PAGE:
That is the second big issue. We won’t make it here, but rather wherever there is a lot of energy available. The assumption I am about to make may be slightly controversial, but I believe that we will one day reach the point where we have plentiful renewable energy. Oil-producing nations know that the days of making easy money from fossil fuels are numbered, but they still want to be big players in energy supply in the future. That is why they are investing massively in solar power.

Hang on, that sounds strange. You want to use solar energy to make carbon?

Not directly. We can use electricity to create hydrogen, which we then use to turn CO2 into methane. We then transport this methane as a liquefied gas to where it is needed. This will allow us to import renewable energy to Switzerland. There will definitely be demand for this, especially in winter. The important thing is how you turn the methane into carbon. This process is called pyrolysis and it releases hydrogen while generating carbon as a byproduct. Since carbon has the highest carbon dioxide density of any material, this is extremely practical.

Is concrete the only suitable reservoir for this carbon?

We are currently looking into other possibilities. Asphalt could be highly suitable, for example, as could insulation material. There is plenty of room for development.

There have been other suggestions of how to make the construction sector a sink for CO2. The German climate expert Hans Joachim Schellnhuber is championing wood, for example. Is that not more efficient?

Using wood in construction certainly makes a lot of sense in areas where it is plentiful. However, once the wood has reached the end of its useful life, you can’t just burn it, otherwise you generate more CO2. We have to remove carbon from the cycle for several centuries, not just 50 years.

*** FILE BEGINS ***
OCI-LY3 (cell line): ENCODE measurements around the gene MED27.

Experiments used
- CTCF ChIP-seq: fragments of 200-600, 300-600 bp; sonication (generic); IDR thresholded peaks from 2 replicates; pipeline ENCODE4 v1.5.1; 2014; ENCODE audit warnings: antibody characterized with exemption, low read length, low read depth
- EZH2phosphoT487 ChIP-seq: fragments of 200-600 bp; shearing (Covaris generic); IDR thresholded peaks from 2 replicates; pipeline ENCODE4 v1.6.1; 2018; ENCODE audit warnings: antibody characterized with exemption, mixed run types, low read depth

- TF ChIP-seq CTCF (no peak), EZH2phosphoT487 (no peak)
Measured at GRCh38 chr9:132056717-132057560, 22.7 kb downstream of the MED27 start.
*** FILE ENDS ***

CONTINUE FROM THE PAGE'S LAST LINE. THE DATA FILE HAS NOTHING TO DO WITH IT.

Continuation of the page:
Speaking of time, houses don’t last forever either. What happens in the event of demolition?

We have to rethink things here as well. We need a “design for disassembly”. This means that the carbon stays in circulation for a few cycles and the components can be reused in new buildings. Afterwards, they would then be placed in a mineral landfill, which would create a final sink.

This all sounds good in theory, but politics always plays a role. How can we get this technology off the ground in a big way?

We will need a gradual approach – this could mean pyrolysing organic material into carbon at first. What is clear is that CO2 emissions must have a price, and those doing the emitting must pay. But in turn, this means those who build can get money back. It’s all about creating the right incentives. We absolutely have to create solutions that can be accepted by a majority of the population.

Now you really sound like a politician. Do you see this research work as a kind of social engagement?

Absolutely. I understand the challenges, but we want to highlight the solutions that can really work instead of just saying, “Oh no, all is lost.” We have been pumping out emissions for free for around 200 years, which has created an enormous debt burden for our civilisation. Our job now is to put this right.